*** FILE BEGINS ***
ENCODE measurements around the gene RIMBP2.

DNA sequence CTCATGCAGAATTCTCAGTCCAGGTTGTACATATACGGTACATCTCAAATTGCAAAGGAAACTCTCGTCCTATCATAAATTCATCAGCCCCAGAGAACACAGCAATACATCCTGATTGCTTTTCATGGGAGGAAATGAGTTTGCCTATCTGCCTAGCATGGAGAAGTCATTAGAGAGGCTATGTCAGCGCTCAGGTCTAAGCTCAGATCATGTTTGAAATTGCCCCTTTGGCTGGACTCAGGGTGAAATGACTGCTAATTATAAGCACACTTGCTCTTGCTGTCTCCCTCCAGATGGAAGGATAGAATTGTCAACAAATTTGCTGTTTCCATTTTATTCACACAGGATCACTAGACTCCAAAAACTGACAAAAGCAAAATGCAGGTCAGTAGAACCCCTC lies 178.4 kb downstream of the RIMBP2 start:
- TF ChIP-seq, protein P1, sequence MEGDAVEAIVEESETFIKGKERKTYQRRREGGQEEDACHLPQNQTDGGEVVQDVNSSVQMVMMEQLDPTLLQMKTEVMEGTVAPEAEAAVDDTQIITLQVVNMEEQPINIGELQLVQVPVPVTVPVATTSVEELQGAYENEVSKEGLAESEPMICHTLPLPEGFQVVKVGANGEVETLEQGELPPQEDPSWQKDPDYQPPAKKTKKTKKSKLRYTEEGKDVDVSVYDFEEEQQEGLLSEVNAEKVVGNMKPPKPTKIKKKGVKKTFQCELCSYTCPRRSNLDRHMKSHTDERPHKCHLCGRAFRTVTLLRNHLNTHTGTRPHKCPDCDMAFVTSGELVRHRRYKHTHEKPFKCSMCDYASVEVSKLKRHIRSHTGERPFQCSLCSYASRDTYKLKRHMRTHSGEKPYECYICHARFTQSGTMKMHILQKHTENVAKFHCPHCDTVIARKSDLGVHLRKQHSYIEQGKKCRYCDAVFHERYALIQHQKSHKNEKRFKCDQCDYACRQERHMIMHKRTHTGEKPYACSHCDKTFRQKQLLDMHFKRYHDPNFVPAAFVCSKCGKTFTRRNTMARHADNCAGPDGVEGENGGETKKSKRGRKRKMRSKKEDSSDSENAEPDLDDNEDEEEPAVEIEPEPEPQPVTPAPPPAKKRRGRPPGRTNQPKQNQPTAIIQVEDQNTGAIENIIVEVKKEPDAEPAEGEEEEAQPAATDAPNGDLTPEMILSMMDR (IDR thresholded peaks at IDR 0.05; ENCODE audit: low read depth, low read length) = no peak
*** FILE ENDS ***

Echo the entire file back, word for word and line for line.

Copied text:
ENCODE measurements around the gene RIMBP2.

DNA sequence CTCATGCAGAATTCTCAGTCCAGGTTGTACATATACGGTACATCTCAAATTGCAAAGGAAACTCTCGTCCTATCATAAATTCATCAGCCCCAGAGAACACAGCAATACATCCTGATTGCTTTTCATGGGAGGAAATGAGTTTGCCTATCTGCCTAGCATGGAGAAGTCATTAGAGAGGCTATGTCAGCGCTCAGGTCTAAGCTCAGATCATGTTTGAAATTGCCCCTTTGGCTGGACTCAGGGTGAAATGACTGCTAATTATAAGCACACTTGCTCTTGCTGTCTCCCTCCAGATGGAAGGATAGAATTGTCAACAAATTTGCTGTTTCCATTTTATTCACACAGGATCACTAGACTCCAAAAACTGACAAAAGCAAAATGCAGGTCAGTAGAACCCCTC lies 178.4 kb downstream of the RIMBP2 start:
- TF ChIP-seq, protein P1, sequence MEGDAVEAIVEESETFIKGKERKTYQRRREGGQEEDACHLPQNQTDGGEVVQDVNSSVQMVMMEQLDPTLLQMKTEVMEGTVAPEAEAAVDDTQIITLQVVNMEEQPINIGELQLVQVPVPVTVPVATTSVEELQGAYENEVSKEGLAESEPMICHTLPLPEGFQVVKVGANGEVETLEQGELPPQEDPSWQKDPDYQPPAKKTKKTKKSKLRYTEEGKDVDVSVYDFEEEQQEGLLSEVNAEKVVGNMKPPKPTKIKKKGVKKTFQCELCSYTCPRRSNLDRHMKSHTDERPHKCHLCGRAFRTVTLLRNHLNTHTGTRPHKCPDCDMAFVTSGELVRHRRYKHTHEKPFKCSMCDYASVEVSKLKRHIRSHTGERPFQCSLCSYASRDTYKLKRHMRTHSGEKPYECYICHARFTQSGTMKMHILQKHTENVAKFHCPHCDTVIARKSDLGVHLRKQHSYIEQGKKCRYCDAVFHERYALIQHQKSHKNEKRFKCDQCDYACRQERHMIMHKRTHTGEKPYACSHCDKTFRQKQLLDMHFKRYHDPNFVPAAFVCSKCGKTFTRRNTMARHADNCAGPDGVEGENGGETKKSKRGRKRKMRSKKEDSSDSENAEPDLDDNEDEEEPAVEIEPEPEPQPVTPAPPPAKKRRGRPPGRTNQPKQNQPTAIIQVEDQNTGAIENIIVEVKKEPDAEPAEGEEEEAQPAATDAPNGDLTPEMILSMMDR (IDR thresholded peaks at IDR 0.05; ENCODE audit: low read depth, low read length) = no peak